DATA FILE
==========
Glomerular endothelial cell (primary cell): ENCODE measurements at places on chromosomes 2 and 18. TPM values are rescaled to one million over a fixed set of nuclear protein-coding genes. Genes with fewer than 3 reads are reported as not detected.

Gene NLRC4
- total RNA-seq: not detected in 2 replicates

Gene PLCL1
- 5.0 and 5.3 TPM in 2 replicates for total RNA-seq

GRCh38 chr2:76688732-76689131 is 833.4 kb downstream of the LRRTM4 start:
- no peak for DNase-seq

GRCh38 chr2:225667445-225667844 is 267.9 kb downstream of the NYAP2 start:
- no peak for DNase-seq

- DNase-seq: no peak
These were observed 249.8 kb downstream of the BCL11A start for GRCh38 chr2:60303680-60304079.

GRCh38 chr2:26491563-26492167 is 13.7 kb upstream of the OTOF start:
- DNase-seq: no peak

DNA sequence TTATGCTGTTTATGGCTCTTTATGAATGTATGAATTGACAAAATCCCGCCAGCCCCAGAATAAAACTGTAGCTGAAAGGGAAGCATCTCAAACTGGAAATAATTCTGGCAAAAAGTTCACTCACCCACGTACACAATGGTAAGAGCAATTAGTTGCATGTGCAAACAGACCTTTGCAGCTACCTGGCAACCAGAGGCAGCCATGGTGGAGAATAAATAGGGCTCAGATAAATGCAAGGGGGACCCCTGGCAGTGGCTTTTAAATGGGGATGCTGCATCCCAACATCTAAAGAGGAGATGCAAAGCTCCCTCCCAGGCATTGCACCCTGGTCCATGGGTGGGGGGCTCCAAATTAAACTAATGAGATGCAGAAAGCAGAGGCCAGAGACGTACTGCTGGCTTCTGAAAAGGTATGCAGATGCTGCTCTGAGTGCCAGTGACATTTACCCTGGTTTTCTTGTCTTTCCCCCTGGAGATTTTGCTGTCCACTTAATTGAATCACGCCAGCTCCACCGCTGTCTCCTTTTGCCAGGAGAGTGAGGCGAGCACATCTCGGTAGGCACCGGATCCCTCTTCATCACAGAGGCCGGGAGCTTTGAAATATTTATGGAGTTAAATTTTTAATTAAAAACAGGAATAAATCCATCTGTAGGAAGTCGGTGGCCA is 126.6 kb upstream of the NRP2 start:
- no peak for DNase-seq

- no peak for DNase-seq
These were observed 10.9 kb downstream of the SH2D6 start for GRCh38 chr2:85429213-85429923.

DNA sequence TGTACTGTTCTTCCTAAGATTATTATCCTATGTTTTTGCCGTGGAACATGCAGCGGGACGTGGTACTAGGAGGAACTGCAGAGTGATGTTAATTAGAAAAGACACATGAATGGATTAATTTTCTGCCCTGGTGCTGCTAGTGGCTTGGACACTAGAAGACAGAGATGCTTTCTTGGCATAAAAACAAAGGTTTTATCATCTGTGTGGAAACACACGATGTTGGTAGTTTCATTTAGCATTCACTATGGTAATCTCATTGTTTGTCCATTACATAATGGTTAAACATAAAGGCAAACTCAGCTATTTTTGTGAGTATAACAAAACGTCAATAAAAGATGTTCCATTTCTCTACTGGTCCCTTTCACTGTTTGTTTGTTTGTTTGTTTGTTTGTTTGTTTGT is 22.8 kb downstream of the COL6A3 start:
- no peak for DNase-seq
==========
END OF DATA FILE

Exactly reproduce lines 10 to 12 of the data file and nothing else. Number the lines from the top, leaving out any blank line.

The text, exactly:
- DNase-seq: no peak
These were observed 249.8 kb downstream of the BCL11A start for GRCh38 chr2:60303680-60304079.

GRCh38 chr2:26491563-26492167 is 13.7 kb upstream of the OTOF start: